December 31, 2011
The previous post discussed about setting up the unattended service. Now that our shiny new service is ready for delivery, we need to package it inside a Windows Installer MSI.
There are two major alternatives to install a .NET service. The classic one being fully controlled by MSI in Win32 level; the other is overriding methods of System.Configuration.Install leaving it to the CLR via InstallUtil. Or you can combine both methods.
This post is about how to install a .NET service using WiX.
Packaging the service in WiX
Prerequisites: Visual Studio (2005/2008/2010 or higher), WiX toolset
In Visual Studio, create a new...
December 30, 2011
In many productions environments, Windows Services required to run under a privileged domain account. NET services consume the Installer Class foundation to control its installation flow. In most cases, your .NET service ends up packaged in MSI installer which automates the actions InstallUtil does in command line.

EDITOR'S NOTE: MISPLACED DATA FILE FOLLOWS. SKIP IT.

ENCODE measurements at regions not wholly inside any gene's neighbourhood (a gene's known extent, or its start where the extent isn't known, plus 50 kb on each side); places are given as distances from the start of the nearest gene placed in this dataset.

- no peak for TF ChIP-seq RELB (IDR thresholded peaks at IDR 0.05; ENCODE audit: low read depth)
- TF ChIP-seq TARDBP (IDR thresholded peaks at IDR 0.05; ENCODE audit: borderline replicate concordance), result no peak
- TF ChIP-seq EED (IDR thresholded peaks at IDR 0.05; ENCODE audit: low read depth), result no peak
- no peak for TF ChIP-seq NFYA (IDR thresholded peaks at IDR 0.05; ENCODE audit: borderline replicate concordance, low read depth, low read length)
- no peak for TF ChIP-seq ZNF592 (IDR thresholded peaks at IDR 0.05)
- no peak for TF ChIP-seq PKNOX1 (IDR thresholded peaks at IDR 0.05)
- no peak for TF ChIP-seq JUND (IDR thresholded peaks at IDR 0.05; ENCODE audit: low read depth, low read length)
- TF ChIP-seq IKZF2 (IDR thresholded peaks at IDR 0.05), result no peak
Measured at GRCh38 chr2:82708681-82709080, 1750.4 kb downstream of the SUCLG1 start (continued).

But what if you want to install a user account service automatically without bothering the user (other than the service account user\password entries) with post installation actions? Commonly MSI authors will use the ServiceInstall Table which allows runtime entry of username (‘StartName’ column) and password among other properties. However, in case the...
December 23, 2011
AIT's WordToTFS is a helpful tool, integrated as Word add-in for importing\exporting work items between TFS and Word.
On my first attempt to connect to TFS from Word, an error was raised:Missing Fields: "There are one or more mapping fields specified that are not available on the server. This might result in problems while publishing work items."
This message raised in case of mismatch between the TFS Work Item Template fields discovered upon connection to the add-in's fields of its current template.
The solution is simply switching to the correct template:
In WordToTFS tab, disconnect from the TFS.
From the Template group, select the...